I really don’t believe in jinxes. I like to joke that I do and I do tend to knock on wood whenever I mention some amazing stoke of luck I’ve happened in to. But just last week I was contemplating doing a post on natural ways to treat colds/allergies and I thought, “I haven’t had a cold in years.” So guess what happened only three days later? Yep, I got a head cold. Completely annoying.
I’ve slowly been working towards a more drug-free version of myself, so the idea of pumping my body full of chemicals to treat the foggy head, dripping nose, and lack of energy didn’t appeal to me. I don’t have anything against taking medications in general. I give my kids Tylenol anytime they complain of the slightest ache and my youngest son who is plagued with migraines regularly goes through entire bottles of motrin. My husband is a big fan of allergy medications and my oldest son is on a daily med for his asthma, so it’s not like I’m a hard-core naturalist who never sets foot in the pharmacy. But that’s for them. For me, there are only two drugs that I still take on a regular basis – alcohol and Tylenol. Perhaps if I gave up the former, I wouldn’t need the latter. But I’m not quite ready to take that step. Probably has something to do with parenthood.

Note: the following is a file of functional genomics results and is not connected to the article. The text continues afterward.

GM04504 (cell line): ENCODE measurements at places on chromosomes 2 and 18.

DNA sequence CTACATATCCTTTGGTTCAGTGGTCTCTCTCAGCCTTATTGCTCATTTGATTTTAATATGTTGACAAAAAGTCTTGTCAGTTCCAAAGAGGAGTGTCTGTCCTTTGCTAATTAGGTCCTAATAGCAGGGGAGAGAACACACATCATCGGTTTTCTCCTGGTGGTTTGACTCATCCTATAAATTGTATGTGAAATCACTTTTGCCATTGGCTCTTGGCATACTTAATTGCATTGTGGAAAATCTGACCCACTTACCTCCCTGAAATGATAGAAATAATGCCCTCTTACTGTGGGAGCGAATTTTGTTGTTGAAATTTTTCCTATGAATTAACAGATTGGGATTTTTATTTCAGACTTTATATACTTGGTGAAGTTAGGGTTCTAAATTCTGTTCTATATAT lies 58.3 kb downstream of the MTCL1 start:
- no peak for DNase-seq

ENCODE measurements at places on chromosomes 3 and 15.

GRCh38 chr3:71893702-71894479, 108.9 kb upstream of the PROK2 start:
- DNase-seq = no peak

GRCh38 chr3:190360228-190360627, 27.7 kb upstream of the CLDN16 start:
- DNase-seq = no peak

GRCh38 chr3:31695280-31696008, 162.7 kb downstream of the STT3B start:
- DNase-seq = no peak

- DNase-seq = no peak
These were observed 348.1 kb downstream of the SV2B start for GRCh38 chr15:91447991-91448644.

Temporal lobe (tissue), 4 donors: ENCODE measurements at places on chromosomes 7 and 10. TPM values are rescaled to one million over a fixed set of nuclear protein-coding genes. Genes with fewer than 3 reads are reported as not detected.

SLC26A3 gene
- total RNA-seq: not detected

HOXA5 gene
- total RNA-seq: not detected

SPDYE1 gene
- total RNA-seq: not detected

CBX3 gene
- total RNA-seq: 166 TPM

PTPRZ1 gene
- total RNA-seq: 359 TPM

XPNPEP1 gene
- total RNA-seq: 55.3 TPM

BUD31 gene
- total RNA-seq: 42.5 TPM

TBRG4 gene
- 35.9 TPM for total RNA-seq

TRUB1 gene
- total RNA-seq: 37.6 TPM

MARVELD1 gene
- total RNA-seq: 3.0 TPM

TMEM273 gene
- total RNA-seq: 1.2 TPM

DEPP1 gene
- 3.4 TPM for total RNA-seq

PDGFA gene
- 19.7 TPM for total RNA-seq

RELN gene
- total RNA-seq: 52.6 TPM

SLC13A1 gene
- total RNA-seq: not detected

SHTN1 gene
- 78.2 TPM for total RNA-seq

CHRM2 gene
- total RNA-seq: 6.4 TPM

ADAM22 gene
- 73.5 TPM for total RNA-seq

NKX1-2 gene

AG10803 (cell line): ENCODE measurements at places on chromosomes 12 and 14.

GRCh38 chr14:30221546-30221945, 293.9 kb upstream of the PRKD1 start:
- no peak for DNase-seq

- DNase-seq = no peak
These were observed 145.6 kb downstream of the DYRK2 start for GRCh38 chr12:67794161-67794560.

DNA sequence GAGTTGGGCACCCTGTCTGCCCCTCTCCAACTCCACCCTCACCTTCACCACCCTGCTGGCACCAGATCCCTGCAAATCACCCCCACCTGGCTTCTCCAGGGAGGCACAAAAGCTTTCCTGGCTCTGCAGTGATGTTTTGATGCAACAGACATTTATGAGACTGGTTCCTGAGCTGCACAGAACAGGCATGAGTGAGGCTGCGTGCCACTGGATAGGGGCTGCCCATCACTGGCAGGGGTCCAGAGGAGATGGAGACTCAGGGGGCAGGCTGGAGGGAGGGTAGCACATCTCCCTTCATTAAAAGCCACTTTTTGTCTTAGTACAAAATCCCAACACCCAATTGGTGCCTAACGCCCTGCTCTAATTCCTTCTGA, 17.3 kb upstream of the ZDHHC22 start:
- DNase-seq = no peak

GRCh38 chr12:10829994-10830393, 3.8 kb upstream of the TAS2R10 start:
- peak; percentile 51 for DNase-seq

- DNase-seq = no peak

So when I started sniffling and sneezing repeatedly, I made a beeline to the grocery store and bought all kinds of vitamin C packed foods. I’ve been pounding through the oranges and strawberries and even ate a pint of kumquats. I made red pepper soup and three pepper salad for lunch. Basically, I started mainlining vitamin C. I also bought a bottle of Echinacea and popped a pill every time I ate anything. The bottle recommended 3-6 pills per day preferably with food. I also tried using zinc lozenges, but found them to be particularly disgusting. Steamy showers and hot tea helped a little too. I read somewhere that garlic is particularly good to fight off colds. I couldn’t bring myself to eat any straight, but I did use it in recipes as much as possible.
Because I believe endorphins flood your immune system with even more powerful ammunition, I went for a long run each morning. When I arrived home my head was clearer physically and emotionally. But the one thing I tried which seems to have helped the most, and I’m still surprised (and maybe embarrassed) to be writing an entire post about, is nasal lavage. I know, just the name sounds kinda gross. I tend to encounter a fairly large number of hippie-like healthy people and they swear by their “neti-pots”. I just smile and am thankful I don’t have sinus issues because having grown up swimming on the swim team each summer I have a strong aversion to water up my nose. But Friday I was desperate and miserable, so I finally opened the Nasaline package that my mother-in-law bought the last time she was here. She told me that purists use neti-pots, but the syringe version is easier to use. She actually bought it for my daughter who was SUFFERING (as only my daughter can) with a stuffed up nose. The nasal syringe shut her up, but she never broke the seal on the package.